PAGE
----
Armies are good at a lot of things we are not -- fighting, exercise, making beds -- but they can be bizarrely bad at convincing people to join them. It doesn't seem like it should be that hard. Just show them any number of articles on this site with "soldiers" and "badass" in the title. Yet they still routinely manage to fail in a spectacular fashion. Like when ...
The Chinese army has long suffered an image problem. As a result of that (and also the terrible pay and conditions, those might have something to do with it), young people in China are avoiding military conscription at all costs. The PLA needed to solve this problem. But how? Raise the pay? Provide more benefits? Explain to the kids how sweet it is to be in the PLA with a hip-hop song and video?
Obviously they went with the last one. "Battle Declaration" is three minutes and seven seconds of hip-hop military bravado. The video is just one part of a campaign to reach the kids these days, which also includes a PSA depicting spies as American superheroes and an animated rap video hyping President Xi Jinping, or "Big Daddy Xi."
The Chinese government is no stranger to using music as propaganda, but this does mark the first time they've so blatantly tried to fellow the kids. The message, as spokesman Colonel Wu Qian explained in a press conference, is that "a man's youth is not only about being cool, but also about being responsible for the nation and its security." It's funny how a Chinese colonel can sound exactly like your "cool" youth pastor who skateboards.
In the Kazakhstan army, women are so lauded that they're paraded around in online beauty contests, because the most important thing on the battlefield is not fighting next to an uggo.
It was an attempt to arouse interest among men -- well, men so desperate to be near female beauty that they'd literally die for it. And it worked ... sort of. It doesn't appear to have boosted recruitment numbers, but thousands of men, from Kazakhstan and elsewhere, did participate in online voting to decide which 12 of the original 123 contestants would be chosen for a "women in the Kazakhstan army" calendar.
One poor soul even commented that they hoped the competition would help restore Kazakhstan's image after Borat, not realizing that this is exactly the kind of thing that would happen in a Borat segment.
The armies of the world are all but useless in the event of a sudden attack from space. But until the Lectroids from Planet Ten turn us all into edible sex slaves, the very concept is a fantasy. A fantasy that the Army would very much like to exploit to trick nerds into enlisting.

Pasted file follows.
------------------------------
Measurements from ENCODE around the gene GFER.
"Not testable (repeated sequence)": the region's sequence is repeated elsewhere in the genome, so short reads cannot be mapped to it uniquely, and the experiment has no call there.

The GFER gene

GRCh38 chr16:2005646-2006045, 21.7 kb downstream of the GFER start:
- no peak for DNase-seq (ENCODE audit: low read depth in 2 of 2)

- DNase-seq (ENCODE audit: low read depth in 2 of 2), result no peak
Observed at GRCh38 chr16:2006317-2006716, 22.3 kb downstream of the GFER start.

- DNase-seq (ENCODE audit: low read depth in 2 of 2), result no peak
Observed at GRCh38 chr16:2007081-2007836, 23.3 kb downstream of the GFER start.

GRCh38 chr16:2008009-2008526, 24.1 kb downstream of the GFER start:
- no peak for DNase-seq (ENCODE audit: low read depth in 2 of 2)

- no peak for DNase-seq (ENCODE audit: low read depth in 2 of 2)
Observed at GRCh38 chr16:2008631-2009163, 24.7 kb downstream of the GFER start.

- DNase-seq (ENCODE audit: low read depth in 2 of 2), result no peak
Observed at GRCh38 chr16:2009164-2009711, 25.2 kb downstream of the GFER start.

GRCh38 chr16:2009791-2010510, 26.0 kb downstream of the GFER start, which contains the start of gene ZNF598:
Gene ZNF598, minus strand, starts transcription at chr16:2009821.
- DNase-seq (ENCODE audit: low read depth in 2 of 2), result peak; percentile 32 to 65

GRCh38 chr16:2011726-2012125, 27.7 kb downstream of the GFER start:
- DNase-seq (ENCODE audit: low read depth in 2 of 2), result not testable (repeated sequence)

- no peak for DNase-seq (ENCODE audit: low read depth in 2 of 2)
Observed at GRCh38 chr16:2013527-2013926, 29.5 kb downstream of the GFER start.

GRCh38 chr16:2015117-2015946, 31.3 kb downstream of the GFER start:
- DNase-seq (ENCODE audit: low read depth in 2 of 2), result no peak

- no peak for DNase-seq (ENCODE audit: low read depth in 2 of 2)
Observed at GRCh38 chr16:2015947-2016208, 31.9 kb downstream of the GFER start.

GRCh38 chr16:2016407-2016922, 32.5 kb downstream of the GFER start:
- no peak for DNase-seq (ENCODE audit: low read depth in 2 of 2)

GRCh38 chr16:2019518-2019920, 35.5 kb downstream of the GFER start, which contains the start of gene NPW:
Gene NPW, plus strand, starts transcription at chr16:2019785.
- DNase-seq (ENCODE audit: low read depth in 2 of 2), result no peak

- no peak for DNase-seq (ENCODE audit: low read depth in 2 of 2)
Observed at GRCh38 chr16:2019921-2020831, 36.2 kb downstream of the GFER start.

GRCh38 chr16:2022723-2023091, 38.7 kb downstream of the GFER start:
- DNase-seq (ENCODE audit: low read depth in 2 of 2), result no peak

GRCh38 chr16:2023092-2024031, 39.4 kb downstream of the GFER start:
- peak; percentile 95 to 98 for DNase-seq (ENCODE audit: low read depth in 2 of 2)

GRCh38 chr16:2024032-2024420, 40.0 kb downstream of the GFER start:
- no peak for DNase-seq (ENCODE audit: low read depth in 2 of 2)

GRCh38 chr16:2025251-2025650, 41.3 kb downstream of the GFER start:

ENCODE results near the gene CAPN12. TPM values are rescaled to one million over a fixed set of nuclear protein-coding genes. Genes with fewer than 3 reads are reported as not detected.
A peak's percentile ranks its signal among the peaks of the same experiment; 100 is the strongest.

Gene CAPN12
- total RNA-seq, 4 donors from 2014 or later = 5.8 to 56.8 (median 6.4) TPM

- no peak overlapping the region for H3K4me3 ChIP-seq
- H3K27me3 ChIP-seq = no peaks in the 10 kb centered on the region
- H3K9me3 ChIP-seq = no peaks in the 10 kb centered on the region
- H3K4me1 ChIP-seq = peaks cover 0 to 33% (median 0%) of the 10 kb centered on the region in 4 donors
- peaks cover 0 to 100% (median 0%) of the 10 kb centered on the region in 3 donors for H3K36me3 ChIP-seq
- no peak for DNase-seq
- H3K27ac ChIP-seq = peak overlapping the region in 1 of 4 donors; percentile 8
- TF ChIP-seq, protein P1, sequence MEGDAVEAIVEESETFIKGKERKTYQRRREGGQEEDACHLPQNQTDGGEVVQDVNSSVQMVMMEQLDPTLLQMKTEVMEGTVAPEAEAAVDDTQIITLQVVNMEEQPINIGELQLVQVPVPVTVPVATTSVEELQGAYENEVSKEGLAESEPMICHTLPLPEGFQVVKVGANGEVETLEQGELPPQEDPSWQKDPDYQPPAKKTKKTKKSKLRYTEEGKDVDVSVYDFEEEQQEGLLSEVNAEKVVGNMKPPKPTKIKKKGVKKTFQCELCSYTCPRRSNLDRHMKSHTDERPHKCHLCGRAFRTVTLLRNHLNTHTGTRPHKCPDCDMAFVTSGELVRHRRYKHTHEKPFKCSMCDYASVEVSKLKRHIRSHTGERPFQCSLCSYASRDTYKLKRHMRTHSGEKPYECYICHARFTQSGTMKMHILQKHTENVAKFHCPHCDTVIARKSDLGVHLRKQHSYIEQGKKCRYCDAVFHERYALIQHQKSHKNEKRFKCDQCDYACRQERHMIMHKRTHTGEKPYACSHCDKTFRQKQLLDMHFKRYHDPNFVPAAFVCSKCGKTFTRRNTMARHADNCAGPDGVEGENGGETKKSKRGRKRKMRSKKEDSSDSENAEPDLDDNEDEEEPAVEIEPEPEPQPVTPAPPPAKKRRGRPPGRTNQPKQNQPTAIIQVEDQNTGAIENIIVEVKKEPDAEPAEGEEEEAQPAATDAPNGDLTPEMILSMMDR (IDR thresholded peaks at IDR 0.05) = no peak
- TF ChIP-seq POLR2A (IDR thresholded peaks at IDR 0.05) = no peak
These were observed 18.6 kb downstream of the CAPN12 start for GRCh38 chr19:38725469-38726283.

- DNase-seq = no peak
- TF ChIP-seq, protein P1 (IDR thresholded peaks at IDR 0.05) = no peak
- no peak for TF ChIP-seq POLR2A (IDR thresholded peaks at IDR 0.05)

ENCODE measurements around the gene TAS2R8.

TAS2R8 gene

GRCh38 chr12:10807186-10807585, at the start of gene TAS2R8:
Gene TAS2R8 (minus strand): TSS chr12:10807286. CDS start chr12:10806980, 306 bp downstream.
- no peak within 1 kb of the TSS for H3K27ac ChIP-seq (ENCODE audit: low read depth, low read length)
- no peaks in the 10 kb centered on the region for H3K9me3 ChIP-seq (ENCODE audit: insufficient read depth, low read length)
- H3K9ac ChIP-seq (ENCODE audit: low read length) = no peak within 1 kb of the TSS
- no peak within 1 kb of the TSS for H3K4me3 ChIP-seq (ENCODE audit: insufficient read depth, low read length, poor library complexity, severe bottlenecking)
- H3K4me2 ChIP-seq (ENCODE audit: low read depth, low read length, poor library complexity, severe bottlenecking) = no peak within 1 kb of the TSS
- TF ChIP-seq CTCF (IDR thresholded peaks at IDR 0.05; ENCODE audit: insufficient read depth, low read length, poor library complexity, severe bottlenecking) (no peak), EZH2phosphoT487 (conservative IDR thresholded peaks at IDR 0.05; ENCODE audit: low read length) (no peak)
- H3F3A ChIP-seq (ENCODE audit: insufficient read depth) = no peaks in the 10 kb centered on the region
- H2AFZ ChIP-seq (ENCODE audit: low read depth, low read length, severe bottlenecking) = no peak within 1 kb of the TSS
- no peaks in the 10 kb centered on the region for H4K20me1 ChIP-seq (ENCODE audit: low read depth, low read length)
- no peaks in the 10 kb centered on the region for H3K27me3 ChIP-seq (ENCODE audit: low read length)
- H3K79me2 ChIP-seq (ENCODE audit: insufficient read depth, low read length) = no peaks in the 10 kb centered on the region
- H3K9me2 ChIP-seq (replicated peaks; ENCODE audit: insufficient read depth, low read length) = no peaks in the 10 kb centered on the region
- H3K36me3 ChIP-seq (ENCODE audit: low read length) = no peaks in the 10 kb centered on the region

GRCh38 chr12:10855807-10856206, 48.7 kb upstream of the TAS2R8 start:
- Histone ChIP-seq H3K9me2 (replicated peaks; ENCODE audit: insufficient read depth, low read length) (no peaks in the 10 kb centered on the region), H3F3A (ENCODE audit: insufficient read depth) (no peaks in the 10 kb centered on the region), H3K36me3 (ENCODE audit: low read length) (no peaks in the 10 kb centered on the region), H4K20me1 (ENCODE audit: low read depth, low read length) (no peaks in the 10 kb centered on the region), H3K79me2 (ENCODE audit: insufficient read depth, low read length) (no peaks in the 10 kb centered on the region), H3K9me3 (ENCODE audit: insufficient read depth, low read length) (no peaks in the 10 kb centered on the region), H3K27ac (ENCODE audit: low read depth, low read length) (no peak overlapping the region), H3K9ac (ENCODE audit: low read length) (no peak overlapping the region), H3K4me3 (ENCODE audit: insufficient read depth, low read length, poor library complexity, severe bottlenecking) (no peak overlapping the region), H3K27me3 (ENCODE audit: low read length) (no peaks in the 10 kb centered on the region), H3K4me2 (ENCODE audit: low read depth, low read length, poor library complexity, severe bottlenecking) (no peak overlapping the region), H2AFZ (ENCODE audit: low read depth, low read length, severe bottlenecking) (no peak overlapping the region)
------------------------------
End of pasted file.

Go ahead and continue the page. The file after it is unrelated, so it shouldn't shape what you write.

That might look like an ad for the 2016 Independence Day sequel (and it is), but it's also an actual ad for the U.S. Army. "Join the Earth Space Defense" sounds like goofy sci-fi nonsense, but the URL at the end led to a very real army recruitment website.
According to the site, the ESD is a real thing that's been around since 1996 (when Will Smith initially welcomed the aliens to Earf). They even tried to stir up some nationalistic (planetistic?) fury with a website that let you see what your street will look like after it gets fucked up by Martians. All the more the reason to sign up and be a hero. Speaking of being a hero ...
Unfortunately, the ESD website is no longer operational. It must have been reverse-hacked by the aliens using Jeff Goldblum's Magical MacBook. But they still need people in the regular U.S. Army, wouldn't you know.
According to Kazakhstan, the biggest battlefield nightmare for men is fighting alongside some frumpy dame. But according to the British Army, it's even worse to be that frumpy dame. So what's more important to the ladies in green than defending life, liberty, and the right to be politely snide about everything? Why, a military makeover, of course!
That's what these 2017 social media ads targeting women in Scotland seemed to suggest. The ads were promoting the British Army's recruitment booth at an upcoming beauty and fashion show, encouraging attendees to "try on some Cam cream [sic]" and take selfies after a "Military Makeup" demonstration, complete with hashtags like #ABetterYou and #ItsAnArmyGirlThing. Heaven knows if there's anything millennial women love more than invading hostile territories, it's hashtags.
The would-be recruits were obviously less than thrilled by the pandering display, and the posts were promptly deleted, followed by an apology that reaffirmed the British Army's commitment to equality. Balderdash, we say. Until men and women are encouraged to pretty up before battle, there can be no equality.
You could put together a better ad with a copy of Marketing For Dummies.
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